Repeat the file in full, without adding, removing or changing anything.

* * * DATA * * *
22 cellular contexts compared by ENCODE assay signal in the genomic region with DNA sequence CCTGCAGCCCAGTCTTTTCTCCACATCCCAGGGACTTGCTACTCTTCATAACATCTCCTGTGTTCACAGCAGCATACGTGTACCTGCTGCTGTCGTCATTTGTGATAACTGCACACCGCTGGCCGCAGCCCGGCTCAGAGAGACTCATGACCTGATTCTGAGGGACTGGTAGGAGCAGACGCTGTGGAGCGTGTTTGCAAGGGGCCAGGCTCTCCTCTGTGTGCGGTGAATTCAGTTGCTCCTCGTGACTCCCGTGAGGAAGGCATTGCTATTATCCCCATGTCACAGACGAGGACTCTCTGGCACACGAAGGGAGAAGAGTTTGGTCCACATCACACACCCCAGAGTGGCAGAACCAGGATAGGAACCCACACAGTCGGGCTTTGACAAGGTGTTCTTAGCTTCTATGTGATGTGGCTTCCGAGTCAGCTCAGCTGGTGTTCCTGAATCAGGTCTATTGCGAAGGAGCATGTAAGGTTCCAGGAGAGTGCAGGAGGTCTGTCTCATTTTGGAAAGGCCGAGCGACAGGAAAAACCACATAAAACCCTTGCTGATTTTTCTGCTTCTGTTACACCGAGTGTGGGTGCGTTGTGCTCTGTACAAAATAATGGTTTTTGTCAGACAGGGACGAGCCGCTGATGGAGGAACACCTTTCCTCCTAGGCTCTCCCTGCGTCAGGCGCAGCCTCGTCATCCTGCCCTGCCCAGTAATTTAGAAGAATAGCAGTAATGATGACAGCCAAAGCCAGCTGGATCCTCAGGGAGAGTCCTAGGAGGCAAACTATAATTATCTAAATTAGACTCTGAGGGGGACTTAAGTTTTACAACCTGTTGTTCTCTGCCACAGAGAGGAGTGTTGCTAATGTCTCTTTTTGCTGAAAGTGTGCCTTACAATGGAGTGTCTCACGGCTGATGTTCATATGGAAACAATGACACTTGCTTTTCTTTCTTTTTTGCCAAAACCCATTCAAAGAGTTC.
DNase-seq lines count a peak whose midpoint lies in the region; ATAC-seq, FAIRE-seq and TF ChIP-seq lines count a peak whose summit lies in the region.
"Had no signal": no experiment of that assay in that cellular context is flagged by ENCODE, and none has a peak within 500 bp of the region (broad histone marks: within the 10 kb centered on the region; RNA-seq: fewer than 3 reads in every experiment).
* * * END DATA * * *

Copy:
22 cellular contexts compared by ENCODE assay signal in the genomic region with DNA sequence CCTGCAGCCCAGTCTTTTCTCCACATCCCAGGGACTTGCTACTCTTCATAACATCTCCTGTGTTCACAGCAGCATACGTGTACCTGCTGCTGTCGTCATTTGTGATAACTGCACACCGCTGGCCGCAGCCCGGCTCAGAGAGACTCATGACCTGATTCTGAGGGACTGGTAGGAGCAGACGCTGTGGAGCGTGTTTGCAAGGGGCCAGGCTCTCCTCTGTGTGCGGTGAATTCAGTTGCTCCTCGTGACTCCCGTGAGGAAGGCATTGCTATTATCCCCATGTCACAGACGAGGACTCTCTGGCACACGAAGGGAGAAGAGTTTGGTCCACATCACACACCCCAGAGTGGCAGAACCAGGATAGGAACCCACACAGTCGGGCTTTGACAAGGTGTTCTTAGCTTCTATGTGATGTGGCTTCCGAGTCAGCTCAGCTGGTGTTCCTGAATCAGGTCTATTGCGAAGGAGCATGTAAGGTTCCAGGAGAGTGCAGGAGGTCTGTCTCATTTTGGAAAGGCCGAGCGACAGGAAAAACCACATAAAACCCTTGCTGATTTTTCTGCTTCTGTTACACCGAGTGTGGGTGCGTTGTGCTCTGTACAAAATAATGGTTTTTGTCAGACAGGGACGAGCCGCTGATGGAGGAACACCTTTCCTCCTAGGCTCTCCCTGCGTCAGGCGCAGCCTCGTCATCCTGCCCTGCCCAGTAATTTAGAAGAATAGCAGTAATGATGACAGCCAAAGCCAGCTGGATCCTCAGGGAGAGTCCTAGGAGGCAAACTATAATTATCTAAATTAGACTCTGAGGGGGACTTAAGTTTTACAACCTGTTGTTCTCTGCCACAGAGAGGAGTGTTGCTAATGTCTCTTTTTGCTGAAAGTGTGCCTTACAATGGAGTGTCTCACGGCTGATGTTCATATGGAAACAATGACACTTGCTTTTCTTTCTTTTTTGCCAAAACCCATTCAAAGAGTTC.
DNase-seq lines count a peak whose midpoint lies in the region; ATAC-seq, FAIRE-seq and TF ChIP-seq lines count a peak whose summit lies in the region.
"Had no signal": no experiment of that assay in that cellular context is flagged by ENCODE, and none has a peak within 500 bp of the region (broad histone marks: within the 10 kb centered on the region; RNA-seq: fewer than 3 reads in every experiment).